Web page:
Meet Sloane Emily Jacobs: a seriously stressed-out figure-skater who choked during junior nationals and isn’t sure she’s ready for a comeback. What she does know is that she’d give anything to escape the mass of misery that is her life.
Now meet Sloane Devon Jacobs, a spunky ice hockey player from Philly who’s been suspended from her team for too many aggressive hip checks. Her punishment? Hockey camp, now, when she’s playing the worst she’s ever played. If she messes up? Her life will be over.
When the two Sloanes meet by chance in Montreal and decide to trade places for the summer, each girl thinks she’s the lucky one. But it didn’t occur to Sloane E. that while avoiding sequins and axels she might meet a hockey hottie – and Sloane D. never expected to run into a familiar (and very good-looking) face from home. It’s not long before the Sloanes discover that convincing people you’re someone else might be more difficult than being yourself.
First Sentence: The music in my head swells to a crescendo, the timpani rolling like a summer thunderstorm.
I wasn’t sure if I would enjoy Being Sloane Jacobs. Unlike others, I didn’t enjoy Lauren Morrill’s debut novel, Meant To Be, which is also a packaged book for those of you who don’t know. I wasn’t sure if I would like Being Sloane Jacobs either if it was anywhere close to what Meant To Be was. To my surprise, when I started reading Being Sloane Jacobs, I was sucked in into the book. I enjoyed everything about it: its cuteness, its adorableness, its swoon-worthyness, and its utter awesomeness. (Okay, I know that doesn’t really tell you much about the book, but believe me, when you read Being Sloane Jacobs, you’ll totally understand what I’m saying.)
Sloane blinks at me from the other side of the table, staring at me as though I’ve gone insane.
And maybe I have.
But the idea won’t let go: Here it is. My chance to be somebody else for a bit.
My chance to switch. (59)
Being Sloane Jacobs is such a cute and adorable book; there’s literally no other way to describe it. I was smiling over the adorableness this book was and only one other contemporary author, my number one favorite author of all time to be more specific, managed to do that for me: Stephanie Perkins. I mean, I used to hate reading contemporaries, but Stephanie Perkins made me love it! I remember when I read Meant To Be, it was advertised and hyped as similar to Anna and the French Kiss, one of Stephanie Perkins’ books, but didn’t live up to its advertised hype. However, Being Sloane Jacobs did live up to that promise (although it isn’t as good as Anna and the French Kiss because please, nothing can be better than Anna and the French Kiss to me).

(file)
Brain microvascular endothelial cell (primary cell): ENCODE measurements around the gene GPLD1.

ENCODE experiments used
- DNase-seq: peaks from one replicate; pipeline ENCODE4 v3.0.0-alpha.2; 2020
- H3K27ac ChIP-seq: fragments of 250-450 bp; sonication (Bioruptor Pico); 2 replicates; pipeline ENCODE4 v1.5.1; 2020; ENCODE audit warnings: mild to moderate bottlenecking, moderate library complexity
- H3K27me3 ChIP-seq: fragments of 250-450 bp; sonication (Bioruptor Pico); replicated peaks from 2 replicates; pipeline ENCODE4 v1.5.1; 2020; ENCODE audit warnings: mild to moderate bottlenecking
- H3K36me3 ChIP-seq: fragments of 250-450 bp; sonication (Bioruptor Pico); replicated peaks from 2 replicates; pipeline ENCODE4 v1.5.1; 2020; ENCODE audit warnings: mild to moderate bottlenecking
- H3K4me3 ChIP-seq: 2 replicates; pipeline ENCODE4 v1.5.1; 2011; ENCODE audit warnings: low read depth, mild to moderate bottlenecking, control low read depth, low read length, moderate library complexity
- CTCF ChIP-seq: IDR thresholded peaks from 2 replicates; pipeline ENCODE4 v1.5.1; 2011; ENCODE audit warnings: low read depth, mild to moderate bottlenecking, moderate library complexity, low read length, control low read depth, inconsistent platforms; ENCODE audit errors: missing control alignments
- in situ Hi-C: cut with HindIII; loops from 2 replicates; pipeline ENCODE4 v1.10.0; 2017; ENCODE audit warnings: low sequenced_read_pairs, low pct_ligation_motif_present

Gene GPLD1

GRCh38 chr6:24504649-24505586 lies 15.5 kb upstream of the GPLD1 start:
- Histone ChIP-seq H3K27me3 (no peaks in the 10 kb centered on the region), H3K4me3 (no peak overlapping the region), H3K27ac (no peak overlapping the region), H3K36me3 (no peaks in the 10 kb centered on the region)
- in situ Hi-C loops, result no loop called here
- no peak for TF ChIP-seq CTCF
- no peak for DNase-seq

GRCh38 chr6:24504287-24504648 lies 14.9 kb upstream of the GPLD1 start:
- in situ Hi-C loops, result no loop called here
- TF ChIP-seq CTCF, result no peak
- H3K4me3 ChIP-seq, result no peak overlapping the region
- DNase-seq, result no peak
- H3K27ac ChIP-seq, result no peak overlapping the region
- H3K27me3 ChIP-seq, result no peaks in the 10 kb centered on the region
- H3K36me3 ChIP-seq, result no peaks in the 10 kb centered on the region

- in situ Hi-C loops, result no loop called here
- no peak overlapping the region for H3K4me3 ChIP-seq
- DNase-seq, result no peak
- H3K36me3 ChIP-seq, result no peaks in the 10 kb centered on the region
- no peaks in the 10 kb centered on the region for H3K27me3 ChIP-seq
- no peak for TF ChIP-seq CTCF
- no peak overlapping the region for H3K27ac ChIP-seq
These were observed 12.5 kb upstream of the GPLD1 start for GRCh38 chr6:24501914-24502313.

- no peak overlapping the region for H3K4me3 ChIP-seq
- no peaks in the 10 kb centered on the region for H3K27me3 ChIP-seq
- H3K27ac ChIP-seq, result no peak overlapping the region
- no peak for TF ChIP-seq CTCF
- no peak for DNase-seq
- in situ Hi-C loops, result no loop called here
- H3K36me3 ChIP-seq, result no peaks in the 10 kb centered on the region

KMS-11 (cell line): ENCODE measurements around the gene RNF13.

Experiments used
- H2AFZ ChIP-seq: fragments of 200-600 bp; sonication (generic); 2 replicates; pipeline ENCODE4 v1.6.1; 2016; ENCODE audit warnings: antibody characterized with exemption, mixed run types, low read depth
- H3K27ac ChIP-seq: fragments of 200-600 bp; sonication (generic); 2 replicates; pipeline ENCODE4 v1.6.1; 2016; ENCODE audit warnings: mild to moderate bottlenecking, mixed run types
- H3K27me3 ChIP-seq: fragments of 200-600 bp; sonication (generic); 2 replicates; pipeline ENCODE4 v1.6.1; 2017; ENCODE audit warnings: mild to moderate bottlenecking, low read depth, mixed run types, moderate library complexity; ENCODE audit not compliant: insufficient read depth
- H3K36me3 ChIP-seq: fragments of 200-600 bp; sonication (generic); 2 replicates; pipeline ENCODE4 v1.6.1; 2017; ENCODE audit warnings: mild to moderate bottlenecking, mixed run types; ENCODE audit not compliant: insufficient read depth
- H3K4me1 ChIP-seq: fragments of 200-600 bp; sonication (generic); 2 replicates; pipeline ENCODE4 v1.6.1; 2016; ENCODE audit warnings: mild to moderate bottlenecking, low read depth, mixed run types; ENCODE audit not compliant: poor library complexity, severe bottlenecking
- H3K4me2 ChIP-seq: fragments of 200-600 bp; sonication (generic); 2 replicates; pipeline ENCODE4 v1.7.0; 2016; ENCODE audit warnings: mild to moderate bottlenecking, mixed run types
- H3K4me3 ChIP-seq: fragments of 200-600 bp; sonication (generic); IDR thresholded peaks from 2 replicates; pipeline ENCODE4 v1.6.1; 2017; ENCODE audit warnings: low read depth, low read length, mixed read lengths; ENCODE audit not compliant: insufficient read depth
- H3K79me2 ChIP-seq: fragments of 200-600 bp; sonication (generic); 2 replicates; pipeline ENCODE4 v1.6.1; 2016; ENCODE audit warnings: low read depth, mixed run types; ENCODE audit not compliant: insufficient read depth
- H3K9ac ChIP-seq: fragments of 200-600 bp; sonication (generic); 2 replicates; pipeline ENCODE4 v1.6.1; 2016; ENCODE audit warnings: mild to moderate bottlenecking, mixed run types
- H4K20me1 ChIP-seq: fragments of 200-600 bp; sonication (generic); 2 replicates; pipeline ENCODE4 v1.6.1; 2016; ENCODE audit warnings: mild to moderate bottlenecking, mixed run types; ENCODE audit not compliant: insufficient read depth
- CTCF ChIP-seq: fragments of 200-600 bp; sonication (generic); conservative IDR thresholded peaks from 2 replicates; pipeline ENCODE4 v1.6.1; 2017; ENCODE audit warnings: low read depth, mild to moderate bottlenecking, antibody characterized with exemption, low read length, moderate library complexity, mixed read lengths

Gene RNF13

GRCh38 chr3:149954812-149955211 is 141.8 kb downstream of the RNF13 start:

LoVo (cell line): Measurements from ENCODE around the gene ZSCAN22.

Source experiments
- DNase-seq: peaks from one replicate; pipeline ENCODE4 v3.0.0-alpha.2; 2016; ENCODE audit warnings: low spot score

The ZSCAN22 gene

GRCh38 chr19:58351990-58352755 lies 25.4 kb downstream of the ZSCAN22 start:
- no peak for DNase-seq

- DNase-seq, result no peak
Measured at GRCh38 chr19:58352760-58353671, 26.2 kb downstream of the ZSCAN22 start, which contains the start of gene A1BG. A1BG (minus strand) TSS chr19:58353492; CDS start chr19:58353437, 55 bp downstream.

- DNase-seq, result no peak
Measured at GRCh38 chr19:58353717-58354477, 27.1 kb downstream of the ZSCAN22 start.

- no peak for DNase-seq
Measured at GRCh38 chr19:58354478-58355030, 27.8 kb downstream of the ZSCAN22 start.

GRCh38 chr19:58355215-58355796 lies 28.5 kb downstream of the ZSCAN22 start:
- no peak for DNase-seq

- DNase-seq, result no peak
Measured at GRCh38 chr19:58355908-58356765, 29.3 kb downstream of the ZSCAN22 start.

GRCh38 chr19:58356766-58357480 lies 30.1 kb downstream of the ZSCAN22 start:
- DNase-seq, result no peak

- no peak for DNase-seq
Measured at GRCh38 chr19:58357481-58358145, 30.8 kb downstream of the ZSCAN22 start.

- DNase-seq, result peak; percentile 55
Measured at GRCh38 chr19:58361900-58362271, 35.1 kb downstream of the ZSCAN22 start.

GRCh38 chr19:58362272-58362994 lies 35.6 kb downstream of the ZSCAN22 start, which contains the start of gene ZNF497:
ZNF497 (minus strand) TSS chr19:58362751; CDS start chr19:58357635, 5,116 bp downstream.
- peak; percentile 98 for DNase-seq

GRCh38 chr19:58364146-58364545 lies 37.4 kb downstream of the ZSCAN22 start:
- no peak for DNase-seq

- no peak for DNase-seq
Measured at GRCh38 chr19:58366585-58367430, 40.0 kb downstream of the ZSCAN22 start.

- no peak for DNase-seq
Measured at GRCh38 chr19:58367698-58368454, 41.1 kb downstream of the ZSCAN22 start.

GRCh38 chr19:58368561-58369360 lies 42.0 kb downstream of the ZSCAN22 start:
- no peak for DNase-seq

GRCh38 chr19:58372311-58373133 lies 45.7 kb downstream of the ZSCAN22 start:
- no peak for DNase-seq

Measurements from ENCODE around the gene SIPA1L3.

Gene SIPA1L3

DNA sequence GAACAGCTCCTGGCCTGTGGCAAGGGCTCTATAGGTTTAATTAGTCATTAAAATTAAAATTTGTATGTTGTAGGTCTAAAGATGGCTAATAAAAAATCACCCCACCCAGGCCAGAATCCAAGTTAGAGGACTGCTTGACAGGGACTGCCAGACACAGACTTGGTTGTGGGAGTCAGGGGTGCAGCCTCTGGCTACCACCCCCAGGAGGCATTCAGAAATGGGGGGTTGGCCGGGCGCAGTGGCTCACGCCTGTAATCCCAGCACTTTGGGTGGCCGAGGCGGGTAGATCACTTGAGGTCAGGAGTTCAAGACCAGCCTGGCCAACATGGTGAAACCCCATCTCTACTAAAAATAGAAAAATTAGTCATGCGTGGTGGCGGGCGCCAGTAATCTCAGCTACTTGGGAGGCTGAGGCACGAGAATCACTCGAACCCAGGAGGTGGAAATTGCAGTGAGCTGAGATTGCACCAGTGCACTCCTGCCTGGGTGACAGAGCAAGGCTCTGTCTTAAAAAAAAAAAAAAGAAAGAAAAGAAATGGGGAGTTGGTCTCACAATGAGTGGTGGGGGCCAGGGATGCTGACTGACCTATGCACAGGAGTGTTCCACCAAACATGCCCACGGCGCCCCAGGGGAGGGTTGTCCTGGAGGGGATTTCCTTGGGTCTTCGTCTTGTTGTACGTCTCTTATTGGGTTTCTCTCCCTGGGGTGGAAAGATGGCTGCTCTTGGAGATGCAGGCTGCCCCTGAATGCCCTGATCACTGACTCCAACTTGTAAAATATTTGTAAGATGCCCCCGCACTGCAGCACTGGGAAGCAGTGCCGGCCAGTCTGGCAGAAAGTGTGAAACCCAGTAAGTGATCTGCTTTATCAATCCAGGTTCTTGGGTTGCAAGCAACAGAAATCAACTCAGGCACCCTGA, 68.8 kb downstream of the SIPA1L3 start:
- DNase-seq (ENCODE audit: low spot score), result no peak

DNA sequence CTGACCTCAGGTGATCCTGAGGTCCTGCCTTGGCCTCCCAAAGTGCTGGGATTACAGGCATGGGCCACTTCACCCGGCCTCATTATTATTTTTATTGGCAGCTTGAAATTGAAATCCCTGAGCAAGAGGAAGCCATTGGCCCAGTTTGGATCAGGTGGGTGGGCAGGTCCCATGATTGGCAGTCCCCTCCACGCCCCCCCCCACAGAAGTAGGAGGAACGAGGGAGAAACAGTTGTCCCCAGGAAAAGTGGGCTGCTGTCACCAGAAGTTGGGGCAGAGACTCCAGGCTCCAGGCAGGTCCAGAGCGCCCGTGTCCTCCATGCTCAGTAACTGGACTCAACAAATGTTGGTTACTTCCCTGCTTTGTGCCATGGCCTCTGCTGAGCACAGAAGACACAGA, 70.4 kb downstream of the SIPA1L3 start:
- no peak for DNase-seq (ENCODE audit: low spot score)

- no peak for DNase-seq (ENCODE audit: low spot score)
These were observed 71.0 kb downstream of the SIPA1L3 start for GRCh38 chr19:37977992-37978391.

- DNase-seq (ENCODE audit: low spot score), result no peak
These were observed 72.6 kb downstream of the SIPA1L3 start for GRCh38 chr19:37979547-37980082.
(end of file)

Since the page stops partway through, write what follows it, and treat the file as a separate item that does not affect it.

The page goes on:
I’ve seen this discussed on twitter, so I’ll also mention it here: Being Sloane Jacobs has a non-white love interest. I’ve read more than a hundred young adult books in 2013 and I can easily tell you this: out of those 100+ young adult books I’ve read last year, only one of those books also had a non-white love interest: Ten by Gretchen McNeil. I’m glad Lauren Morrill decided to add a non-white love interest to Being Sloane Jacobs, adding some diversity into her book.
“Watch yourself,” a gruff voice says into my ear. “The insurance doesn’t cover drunken sorority girls.”
“I’m not drunk,” I say, shrugging him off once I’m sure I’m steady…”And I’m not in a sorority.” (127)
There is one main problem I have with Being Sloane Jacobs though: the insta-love, or at least the kind of insta-love. Let me explain, a player who has been with nearly every girl there is in camp falls for Sloane Emily. Out of every girl out there who wants him (believe me, there were several instances in the book which made that quite clear), the love interest is only into Sloane Emily because of…reasons. There was this one moment where I could have gotten an explanation on why the love interest was only interested in Sloane Emily and not all the other girls out there, but to my disappointment, I never did get one. Despite the lack of explanation, I surprisingly wasn’t bothered with the insta-love in Being Sloane Jacobs, unlike other books that had insta-love in it. The cuteness factor of Sloane Emily’s relationship with her love interest just overwhelmed my dislike for the insta-love in it.
I look up. His face is still composed, but his eyes are smiling. Just like when he kissed me that first time. I made him swear I could trust him, and he didn’t let me down, not even when I let him down. (304)
Overall, if you’re looking for a fun adorable book that will make you gosh all over the characters, their situation, and the romance, Being Sloane Jacobs is definitely the book for you. I’ll definitely be book pushing Being Sloane Jacobs for people looking to read fun and cute contemporaries.